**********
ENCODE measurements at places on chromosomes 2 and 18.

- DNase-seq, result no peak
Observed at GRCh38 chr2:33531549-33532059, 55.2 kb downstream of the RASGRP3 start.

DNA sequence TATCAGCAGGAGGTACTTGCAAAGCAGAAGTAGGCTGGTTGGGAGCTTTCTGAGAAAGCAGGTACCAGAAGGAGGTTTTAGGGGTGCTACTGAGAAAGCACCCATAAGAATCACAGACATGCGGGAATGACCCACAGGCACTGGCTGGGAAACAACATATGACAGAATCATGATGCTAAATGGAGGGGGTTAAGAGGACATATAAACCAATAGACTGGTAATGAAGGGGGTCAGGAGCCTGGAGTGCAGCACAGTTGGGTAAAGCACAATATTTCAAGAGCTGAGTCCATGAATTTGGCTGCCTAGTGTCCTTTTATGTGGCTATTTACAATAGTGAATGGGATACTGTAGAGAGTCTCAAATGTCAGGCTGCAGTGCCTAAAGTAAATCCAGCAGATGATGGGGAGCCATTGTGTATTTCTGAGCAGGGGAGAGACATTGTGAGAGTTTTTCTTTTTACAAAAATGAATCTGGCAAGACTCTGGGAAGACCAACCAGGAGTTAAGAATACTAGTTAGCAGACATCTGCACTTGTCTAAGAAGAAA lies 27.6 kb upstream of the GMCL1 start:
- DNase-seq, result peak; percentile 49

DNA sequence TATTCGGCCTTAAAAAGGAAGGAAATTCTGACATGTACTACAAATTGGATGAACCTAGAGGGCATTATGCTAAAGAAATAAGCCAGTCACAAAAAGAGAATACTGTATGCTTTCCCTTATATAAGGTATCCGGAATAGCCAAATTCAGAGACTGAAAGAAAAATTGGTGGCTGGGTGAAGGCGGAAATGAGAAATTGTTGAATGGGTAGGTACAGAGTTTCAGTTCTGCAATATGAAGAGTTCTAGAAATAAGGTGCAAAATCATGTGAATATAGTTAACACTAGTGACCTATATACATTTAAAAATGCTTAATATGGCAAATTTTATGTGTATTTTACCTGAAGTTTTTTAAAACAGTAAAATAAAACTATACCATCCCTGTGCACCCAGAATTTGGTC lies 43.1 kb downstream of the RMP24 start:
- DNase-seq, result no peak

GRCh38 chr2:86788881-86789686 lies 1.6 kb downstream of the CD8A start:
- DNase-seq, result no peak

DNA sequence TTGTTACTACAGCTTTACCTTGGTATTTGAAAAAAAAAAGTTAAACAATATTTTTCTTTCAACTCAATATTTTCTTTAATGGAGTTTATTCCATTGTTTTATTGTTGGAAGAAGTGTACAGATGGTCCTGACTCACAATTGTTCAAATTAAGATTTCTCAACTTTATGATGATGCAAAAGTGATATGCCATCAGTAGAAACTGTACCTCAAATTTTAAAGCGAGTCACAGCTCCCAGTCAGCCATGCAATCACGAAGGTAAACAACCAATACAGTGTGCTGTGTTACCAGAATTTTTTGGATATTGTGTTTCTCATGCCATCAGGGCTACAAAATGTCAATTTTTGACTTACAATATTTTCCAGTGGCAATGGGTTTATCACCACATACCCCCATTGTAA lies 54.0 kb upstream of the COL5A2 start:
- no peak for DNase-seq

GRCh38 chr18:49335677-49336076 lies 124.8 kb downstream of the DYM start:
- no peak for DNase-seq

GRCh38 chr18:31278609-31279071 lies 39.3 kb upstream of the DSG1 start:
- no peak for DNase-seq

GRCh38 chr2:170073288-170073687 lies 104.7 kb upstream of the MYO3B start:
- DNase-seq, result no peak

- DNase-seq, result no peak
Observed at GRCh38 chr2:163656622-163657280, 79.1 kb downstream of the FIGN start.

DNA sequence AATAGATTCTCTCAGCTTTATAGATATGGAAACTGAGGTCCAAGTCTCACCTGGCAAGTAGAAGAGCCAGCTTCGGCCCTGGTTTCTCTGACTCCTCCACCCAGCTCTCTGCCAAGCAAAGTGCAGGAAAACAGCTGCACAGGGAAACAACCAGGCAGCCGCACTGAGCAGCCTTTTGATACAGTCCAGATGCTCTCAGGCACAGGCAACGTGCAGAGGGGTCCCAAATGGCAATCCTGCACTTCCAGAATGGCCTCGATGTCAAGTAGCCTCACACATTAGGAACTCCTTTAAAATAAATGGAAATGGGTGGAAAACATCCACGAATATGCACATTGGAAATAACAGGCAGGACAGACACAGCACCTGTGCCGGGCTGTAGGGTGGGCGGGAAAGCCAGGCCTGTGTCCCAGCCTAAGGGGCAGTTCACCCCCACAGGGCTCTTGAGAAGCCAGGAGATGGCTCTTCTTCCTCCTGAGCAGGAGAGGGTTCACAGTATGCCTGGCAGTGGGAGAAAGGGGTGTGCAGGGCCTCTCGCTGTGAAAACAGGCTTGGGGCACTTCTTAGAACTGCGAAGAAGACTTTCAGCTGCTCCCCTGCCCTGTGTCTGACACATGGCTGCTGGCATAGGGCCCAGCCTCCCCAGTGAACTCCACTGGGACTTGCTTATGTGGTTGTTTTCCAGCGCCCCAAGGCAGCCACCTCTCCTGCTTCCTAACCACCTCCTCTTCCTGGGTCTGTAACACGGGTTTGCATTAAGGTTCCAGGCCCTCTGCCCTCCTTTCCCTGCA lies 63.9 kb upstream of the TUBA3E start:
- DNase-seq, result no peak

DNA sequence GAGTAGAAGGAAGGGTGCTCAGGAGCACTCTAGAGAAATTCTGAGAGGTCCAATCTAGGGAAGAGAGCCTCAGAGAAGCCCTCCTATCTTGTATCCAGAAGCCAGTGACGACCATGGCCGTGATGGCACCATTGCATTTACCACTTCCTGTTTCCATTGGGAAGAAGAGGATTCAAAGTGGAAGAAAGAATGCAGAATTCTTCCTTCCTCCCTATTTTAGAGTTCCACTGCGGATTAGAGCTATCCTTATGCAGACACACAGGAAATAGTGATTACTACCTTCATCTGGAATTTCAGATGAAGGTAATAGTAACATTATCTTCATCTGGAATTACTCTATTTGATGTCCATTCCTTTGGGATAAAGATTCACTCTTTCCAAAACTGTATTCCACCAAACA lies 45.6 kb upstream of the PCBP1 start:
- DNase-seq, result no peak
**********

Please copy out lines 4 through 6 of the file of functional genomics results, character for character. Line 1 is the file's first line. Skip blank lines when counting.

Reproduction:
DNA sequence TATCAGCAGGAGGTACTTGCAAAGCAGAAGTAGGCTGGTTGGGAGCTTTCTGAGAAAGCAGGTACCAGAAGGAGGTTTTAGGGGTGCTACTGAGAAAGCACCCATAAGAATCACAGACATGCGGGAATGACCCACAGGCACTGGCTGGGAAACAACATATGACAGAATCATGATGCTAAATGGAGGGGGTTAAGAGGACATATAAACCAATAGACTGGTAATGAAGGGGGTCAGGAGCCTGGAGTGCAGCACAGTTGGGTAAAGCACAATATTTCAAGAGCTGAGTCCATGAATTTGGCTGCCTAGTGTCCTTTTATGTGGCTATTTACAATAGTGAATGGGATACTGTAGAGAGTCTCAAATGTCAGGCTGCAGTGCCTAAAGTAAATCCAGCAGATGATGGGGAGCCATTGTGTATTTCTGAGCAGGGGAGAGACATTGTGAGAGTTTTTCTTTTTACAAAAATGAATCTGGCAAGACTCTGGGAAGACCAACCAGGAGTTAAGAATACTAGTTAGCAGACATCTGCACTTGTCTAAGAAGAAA lies 27.6 kb upstream of the GMCL1 start:
- DNase-seq, result peak; percentile 49

DNA sequence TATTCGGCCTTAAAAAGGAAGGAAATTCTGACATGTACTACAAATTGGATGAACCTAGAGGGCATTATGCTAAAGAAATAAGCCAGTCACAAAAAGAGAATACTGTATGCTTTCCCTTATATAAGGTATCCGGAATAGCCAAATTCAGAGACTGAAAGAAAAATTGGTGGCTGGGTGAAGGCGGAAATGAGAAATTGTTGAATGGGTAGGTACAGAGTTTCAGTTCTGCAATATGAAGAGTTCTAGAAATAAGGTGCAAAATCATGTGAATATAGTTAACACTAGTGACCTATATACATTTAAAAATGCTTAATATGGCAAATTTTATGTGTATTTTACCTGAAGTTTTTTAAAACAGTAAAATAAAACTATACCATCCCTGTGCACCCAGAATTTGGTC lies 43.1 kb downstream of the RMP24 start: